Sunday, August 2, 1998
Well, it would seem the first pseudo-issue of the 1st Congressional District race may be behind us.
Pseudo-issues are the rhetorical holograms that candidates for public office conjure these days when there is little else to talk about, and a good one appeared to be brewing for incumbent Republican Steve Chabot.
You see, Cincinnati Mayor Roxanne Qualls, his Democratic opponent, had until recently been one of five Cincinnati council members who were prepared to raise the city's admissions tax on sporting events, concerts etc. to raise the $100 million the city had promised to the Cincinnati Public Schools as part of the stadium construction agreement.
What this meant was that the tax on a $10 ticket to a Reds game or a show at the Aronoff Center -- assuming you could find one that cheap -- would have gone from 27 cents to 43 cents, a whopping 16-cent increase.
Now, this may not strike you as the kind of confiscatory tax imposed by a greedy, all-powerful government that would cause you to disguise yourself as an Indian, sneak down to the riverfront at night and dump cartons of Hanson CDs into the Ohio River in protest.
In fact, you might not notice it at all.
But Cincinnati's "entertainment industry" sure did, including the Bengals, the concert promoters and everybody else who sells tickets for a living.
They screamed like stuck pigs, and the anti-tax crowd, who seemed to think this was the 20th century version of the Stamp Act, joined in the chorus.
They sent out hordes of people carrying clipboards to grocery stores and street corners to gather signatures for a petition to repeal a tax that had yet to be imposed.
Over at Chabot campaign headquarters, they could barely control their glee; they were dreaming of a fall campaign chock-full of Chabot campaign commercials banging on Ms. Qualls as a tax-and-spend liberal whose answer to every knotty problem was to raise taxes.
The Democrats in Washington, who are desperately trying to win back control of the House this fall, were yanking out clumps of hair, dumbfounded that their dream candidate would start her congressional campaign by coming out for a tax increase.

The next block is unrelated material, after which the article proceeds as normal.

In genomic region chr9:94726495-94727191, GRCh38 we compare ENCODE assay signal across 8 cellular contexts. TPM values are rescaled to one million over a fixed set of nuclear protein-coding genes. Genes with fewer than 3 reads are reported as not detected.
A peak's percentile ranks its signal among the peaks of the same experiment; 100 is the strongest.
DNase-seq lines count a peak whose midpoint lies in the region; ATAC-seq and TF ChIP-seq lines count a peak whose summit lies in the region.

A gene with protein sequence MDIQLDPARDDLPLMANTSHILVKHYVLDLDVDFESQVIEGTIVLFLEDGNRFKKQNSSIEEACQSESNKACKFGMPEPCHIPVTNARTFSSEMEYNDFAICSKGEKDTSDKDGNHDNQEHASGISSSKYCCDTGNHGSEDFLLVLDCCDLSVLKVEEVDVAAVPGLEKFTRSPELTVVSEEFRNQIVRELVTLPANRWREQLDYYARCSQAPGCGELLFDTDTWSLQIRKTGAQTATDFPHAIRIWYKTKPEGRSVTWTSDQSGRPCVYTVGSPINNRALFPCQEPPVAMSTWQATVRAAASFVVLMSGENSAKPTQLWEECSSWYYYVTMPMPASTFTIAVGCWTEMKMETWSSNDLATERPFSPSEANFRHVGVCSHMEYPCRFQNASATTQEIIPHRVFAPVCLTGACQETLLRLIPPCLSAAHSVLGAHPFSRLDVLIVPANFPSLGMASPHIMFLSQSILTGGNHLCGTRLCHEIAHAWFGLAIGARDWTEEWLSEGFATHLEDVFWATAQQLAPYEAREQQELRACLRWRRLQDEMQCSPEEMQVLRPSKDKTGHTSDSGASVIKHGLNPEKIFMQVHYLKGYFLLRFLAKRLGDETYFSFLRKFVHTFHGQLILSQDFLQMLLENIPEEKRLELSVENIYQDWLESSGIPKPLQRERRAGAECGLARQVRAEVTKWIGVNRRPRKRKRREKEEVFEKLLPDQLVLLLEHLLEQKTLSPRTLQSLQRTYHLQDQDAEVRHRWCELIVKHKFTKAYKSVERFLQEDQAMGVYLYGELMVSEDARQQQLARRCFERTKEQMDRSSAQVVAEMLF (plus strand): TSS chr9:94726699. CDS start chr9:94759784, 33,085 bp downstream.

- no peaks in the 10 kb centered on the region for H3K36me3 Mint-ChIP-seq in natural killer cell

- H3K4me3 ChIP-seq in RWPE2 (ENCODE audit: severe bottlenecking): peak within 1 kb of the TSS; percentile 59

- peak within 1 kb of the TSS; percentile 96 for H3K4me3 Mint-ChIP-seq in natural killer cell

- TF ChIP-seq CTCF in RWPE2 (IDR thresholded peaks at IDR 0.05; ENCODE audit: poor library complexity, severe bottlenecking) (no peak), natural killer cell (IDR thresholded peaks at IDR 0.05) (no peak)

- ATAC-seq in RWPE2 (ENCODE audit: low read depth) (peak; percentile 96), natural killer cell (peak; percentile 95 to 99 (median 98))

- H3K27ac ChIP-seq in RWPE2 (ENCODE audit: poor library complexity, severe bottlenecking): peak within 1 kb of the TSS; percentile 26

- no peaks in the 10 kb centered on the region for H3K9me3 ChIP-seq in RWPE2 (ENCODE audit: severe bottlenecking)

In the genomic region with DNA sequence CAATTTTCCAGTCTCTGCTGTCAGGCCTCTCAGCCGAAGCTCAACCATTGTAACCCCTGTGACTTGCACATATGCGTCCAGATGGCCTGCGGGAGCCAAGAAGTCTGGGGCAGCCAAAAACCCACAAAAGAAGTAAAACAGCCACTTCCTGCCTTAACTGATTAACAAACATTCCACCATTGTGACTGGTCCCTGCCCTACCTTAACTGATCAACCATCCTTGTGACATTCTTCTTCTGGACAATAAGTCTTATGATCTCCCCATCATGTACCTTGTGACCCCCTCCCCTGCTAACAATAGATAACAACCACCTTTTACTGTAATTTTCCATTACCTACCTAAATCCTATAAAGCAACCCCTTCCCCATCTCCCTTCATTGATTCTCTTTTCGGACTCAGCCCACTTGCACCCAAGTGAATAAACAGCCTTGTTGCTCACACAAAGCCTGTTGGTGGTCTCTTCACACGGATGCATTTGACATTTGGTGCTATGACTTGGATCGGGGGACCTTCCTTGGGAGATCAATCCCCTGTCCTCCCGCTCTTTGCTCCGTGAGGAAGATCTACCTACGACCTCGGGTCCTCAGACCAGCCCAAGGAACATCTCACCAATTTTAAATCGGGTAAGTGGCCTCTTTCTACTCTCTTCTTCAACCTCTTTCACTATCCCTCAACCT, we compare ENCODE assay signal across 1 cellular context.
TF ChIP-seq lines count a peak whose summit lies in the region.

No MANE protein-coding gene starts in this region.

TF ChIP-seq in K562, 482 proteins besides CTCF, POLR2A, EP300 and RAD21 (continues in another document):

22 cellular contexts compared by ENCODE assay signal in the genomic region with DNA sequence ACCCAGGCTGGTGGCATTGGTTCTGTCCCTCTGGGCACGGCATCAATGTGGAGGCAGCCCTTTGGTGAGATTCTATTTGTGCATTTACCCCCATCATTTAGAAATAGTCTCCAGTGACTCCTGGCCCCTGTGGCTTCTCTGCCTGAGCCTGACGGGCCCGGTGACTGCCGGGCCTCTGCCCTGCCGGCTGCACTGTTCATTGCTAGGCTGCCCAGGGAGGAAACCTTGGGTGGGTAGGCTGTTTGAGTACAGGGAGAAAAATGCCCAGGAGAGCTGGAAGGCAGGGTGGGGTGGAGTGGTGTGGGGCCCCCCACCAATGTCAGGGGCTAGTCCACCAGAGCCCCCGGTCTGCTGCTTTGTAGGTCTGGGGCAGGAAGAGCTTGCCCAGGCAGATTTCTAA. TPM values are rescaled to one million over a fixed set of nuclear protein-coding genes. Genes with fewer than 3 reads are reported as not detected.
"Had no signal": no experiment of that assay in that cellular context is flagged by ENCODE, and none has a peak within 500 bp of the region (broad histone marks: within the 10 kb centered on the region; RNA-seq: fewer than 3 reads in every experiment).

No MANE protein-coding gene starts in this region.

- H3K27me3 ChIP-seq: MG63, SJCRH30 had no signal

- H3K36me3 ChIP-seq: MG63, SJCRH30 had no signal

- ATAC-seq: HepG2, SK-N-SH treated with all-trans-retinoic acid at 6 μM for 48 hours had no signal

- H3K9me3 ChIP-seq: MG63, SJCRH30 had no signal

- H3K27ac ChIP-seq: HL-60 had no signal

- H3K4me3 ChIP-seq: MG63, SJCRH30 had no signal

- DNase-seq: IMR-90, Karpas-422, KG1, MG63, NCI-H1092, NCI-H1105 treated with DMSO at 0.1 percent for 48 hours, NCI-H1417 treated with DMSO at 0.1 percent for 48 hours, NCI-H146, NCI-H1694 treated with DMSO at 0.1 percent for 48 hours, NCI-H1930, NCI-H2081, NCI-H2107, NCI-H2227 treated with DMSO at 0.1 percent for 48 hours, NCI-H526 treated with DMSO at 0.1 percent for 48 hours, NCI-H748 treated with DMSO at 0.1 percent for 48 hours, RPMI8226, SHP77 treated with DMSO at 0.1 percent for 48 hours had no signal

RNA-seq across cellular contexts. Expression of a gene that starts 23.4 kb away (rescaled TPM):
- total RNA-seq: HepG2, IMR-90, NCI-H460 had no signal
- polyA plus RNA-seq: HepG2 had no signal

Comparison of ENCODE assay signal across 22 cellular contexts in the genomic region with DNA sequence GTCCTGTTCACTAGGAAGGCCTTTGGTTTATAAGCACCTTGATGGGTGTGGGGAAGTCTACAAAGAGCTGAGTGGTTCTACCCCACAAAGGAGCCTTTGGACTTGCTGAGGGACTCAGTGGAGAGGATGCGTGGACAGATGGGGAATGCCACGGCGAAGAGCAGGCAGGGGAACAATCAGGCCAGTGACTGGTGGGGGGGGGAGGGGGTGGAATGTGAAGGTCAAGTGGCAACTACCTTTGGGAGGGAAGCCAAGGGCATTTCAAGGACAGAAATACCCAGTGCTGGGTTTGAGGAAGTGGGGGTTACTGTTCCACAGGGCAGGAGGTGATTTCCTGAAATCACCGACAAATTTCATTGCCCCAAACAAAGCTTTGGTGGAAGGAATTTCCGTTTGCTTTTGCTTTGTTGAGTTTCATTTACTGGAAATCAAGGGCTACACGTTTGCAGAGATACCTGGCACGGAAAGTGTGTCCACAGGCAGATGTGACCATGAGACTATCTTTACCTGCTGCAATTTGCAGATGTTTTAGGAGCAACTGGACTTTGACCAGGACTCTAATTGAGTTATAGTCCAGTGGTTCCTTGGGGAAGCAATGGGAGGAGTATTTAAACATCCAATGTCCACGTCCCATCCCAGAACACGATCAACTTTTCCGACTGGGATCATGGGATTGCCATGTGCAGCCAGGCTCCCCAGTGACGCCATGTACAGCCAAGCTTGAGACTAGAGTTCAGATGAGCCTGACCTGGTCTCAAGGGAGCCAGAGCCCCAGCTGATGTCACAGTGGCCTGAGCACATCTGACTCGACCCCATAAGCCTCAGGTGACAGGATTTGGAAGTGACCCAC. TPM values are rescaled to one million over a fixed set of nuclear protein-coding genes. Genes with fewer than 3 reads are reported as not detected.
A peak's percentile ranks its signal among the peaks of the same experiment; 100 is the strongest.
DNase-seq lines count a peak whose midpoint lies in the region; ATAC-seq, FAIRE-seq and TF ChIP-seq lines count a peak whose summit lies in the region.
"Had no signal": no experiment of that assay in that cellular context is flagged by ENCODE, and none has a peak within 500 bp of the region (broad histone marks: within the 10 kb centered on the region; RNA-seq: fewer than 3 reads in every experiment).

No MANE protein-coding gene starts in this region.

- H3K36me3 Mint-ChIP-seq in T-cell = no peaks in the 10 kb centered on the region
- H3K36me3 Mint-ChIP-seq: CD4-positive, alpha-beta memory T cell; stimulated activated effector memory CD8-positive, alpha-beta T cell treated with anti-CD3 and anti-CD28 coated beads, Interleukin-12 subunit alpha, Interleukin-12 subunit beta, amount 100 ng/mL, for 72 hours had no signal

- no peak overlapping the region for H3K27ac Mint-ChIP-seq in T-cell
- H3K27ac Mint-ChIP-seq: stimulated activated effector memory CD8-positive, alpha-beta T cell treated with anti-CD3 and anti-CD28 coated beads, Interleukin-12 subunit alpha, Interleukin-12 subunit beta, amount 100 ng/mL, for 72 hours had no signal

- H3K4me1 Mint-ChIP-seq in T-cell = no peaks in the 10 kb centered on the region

Ms. Qualls may have been born at night, but it wasn't last night. She got the picture.
The mayor-cum-candidate licked her index finger, thrust it boldly into the breeze and decided that maybe there was a better way of doing this, without raising the admissions tax.
So, after a few weeks of negotiations with the entertainment and sports industry crowd, she came up with a new deal for the schools. The ticket-tax increase was gone, but the city would dip into its general-fund surpluses to the tune of $16 million, even though Ms. Qualls seemed to indicate a few weeks ago that that was not feasible.
They kept the part about applying the 2.1 percent earnings tax to visiting entertainers and athletes; no one objects to soaking the rich and famous except maybe the rich and famous. Somebody like Jimmy Buffett, after all, should be made to pay, just on general principle, and no one would mind seeing a Greg Maddux leave something behind when he comes to town to blow away the Reds.
The plan may or may not fly with the rest of Cincinnati City Council, but it does, for the moment at least, get Ms. Qualls off the hook and makes the Chabot campaign rethink its strategy. They could still beat on her as a tax-and-spend Democrat, but she has certainly blunted the attack.
The Chabot camp could, and probably will, take credit for getting Ms. Qualls off the admissions tax increase; once again, the anti-tax congressman has stopped the barbarians at the gate and saved the taxpayers' hard-earned money.
Sixteen cents worth, to be exact.
Don't spend it all in one place.
Howard Wilkinson's politics column appears on Sundays. He can be reached at 768-8388; or by e-mail: hwilkinsonenquirer.com